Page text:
Thursday, September 23, 2021

Masters LDR Runners Gone Wild! Three American Records Set at USATF Masters 12 km National Championships

September 21 2021. Nearly 300 Masters athletes toed the line near Parking Lot E on the Sandy Hook spit that is a National Gateway Recreation Park on the Jersey Shore. The USATF-New Jersey Association made the bid so that USATF MLDR could put on their Championship at the By Hook Or By Crook 12K. The runners were eager to race against top rivals from around the country for the first time in 22 months! Who weathered the long layoff between Championships the best? From the talk beforehand, some had been injured heading into mid 2020, healed up or had surgery and gradually returned to fitness. Others had run well during the layoff but had developed an injury that slowed them down in their prep or had them worried. The weather cooperated, not too hot and not too windy for  record attempts. The course would be into the wind on the way out and with the wind on the way back; everyone hoped the wind would blow soft early and harder late. Some knew they were ready to roll and were thinking record thoughts!

The 12 km is not a common distance. Most runners with a 12 km record on their mind have headed toward Lilac Bloomsday in Spokane. But many of those have returned disappointed; the race is iconic but that course is challenging. With that in mind, Jim Estes, currently USATF-Colorado President, when he was with the USATF National Office, mounted a 12 km race in Alexandria VA, called the .US National 12K that was both an Open and a Masters Championship. The course was a bit technical the first year, 2013, but they altered it for the 2nd and 3rd years so it was just as flat but had fewer turns. Most of the records the athletes on this Sandy Hook course were chasing were set either in Spokane or Alexandria.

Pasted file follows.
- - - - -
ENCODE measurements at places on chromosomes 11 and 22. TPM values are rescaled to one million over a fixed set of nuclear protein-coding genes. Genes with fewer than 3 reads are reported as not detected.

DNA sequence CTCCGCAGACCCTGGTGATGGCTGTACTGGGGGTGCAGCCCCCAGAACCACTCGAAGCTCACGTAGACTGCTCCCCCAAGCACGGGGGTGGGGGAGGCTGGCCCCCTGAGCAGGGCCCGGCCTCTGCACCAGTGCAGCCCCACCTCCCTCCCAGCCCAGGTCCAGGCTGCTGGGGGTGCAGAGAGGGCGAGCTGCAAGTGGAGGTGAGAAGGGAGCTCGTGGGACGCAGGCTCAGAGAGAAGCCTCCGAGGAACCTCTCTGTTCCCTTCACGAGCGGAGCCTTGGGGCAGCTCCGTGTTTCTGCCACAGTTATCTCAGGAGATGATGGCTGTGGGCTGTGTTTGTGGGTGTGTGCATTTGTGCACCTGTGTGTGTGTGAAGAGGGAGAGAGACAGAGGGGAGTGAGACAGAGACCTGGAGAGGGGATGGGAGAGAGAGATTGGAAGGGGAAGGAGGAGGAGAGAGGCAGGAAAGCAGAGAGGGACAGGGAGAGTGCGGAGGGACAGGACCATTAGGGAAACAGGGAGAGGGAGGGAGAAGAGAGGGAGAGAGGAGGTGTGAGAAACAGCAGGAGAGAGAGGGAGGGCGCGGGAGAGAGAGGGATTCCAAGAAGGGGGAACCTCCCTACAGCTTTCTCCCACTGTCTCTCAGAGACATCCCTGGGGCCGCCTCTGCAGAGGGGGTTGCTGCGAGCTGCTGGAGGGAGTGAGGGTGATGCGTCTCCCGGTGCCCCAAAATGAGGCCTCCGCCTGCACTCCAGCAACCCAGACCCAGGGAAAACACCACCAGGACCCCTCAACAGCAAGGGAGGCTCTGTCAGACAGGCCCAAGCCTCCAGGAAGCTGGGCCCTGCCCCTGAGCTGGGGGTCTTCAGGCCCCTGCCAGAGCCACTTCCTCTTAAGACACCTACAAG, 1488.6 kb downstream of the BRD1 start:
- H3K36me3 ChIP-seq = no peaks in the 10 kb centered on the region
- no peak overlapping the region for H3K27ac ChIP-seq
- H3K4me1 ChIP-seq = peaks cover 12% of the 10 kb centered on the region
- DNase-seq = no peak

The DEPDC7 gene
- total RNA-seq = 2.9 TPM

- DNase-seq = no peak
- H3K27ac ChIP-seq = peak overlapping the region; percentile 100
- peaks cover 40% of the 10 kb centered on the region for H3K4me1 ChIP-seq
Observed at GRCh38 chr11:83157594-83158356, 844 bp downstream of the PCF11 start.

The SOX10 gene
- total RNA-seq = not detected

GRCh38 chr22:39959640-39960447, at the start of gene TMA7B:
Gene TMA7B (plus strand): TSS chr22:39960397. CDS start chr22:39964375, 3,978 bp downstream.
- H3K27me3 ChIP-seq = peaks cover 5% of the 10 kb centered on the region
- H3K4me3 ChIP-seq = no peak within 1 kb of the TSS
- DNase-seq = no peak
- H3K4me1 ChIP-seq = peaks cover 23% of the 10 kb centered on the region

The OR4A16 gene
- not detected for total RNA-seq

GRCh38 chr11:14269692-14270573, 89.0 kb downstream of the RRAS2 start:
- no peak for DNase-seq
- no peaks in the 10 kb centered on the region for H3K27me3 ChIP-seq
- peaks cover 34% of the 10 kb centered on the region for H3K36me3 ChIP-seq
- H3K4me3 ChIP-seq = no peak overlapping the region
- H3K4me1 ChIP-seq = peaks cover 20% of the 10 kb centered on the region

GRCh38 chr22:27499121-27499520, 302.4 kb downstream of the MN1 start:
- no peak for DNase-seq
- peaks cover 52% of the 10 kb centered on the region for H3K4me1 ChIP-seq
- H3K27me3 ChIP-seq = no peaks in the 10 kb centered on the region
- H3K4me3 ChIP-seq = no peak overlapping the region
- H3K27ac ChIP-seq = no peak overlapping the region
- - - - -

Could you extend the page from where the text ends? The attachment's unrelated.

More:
Women 65-69 I was first alerted to Nora Cary by Madeline Bost a couple of years ago prior to her competing at the April 2019 10 km Masters Championships in Dedham in the 60-64 division. She had some pretty tough competition that day, finishing 3rd behind Team Red Lizard's Jennifer Teppo and Patrice Combs of the Atlanta Track Club. Unlike those two, she was in the last year of that age division. She had them in age grading; she finished 3rd with a 94.13 PLP Performance Level Percentage. That World Class performance got my attention for sure! In September 2019, Cary ran in the By Hook Or By Crook 12 km over the same course, clocking 52:29. That was more than a minute faster than Edie Stevenson's 53:46 American Record set in Alexandria in 2015. But it is two years since that time. If we use the age grade tables to adjust, the effect of two years on average on top competitors like Cary is almost a minute and a half slowing, leaving Cary with a predicted time of 53:57, 11 seconds slower than the record. Cary is one of those athletes who came through the long layoff in high form. With a 43:06 10K and a 1:08:21 15K to her credit it was clear she had an excellent shot at the record.